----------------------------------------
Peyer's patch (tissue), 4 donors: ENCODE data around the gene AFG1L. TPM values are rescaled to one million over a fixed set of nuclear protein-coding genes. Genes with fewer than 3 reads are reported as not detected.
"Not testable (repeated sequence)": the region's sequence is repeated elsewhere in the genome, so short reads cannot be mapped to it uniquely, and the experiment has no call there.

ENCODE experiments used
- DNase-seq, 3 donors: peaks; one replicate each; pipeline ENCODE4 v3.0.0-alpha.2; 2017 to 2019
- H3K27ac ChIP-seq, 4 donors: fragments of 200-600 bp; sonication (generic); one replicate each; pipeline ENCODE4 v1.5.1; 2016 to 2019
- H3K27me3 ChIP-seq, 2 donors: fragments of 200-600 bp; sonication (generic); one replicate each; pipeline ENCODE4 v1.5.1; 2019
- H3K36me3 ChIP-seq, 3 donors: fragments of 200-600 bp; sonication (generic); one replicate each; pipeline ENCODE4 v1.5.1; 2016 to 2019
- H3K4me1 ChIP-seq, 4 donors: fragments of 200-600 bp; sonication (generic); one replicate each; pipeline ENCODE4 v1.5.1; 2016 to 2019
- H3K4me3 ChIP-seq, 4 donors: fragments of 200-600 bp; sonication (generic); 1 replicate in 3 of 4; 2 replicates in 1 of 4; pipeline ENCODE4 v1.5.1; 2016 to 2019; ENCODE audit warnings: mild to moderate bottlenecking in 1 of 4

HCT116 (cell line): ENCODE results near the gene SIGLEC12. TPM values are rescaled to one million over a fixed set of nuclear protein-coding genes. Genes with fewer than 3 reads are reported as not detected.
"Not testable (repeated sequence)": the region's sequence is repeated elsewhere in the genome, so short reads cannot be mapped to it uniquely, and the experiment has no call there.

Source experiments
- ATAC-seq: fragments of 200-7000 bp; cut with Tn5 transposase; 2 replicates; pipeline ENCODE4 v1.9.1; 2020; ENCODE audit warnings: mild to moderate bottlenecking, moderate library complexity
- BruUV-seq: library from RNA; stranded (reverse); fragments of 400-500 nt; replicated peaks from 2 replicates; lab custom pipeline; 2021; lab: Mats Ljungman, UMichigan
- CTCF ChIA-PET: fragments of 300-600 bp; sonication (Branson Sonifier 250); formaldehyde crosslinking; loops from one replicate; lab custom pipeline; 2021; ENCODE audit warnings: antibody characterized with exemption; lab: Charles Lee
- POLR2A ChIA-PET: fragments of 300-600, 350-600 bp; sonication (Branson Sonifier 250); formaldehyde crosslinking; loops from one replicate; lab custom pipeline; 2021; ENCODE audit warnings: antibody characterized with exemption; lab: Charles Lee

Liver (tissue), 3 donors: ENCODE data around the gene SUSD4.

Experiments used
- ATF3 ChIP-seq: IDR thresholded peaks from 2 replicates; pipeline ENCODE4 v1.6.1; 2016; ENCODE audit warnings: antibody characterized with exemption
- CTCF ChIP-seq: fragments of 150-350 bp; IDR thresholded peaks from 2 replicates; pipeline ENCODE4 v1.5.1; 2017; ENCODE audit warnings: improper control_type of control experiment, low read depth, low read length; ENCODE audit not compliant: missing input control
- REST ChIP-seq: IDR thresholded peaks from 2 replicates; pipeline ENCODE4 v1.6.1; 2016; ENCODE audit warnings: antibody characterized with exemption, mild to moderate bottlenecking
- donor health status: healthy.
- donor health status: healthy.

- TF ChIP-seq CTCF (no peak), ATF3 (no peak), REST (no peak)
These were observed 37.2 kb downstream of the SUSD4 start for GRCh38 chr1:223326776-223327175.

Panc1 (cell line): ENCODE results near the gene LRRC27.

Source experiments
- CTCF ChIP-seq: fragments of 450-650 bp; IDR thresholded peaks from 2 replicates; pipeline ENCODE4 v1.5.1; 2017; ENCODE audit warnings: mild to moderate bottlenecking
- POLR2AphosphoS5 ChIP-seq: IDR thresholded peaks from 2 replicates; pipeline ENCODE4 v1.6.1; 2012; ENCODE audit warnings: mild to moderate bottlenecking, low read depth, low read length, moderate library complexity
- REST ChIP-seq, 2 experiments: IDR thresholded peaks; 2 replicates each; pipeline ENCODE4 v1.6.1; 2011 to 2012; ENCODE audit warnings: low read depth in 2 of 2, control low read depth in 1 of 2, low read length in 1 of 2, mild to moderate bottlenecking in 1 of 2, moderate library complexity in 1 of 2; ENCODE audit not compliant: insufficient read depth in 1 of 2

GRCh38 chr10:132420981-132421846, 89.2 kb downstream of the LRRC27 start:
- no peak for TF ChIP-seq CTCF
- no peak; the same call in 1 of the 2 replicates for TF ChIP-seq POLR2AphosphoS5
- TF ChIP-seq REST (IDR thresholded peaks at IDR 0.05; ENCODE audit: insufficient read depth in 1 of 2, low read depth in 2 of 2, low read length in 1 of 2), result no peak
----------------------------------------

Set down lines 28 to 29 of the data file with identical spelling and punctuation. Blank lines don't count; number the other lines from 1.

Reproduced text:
- CTCF ChIP-seq: fragments of 450-650 bp; IDR thresholded peaks from 2 replicates; pipeline ENCODE4 v1.5.1; 2017; ENCODE audit warnings: mild to moderate bottlenecking
- POLR2AphosphoS5 ChIP-seq: IDR thresholded peaks from 2 replicates; pipeline ENCODE4 v1.6.1; 2012; ENCODE audit warnings: mild to moderate bottlenecking, low read depth, low read length, moderate library complexity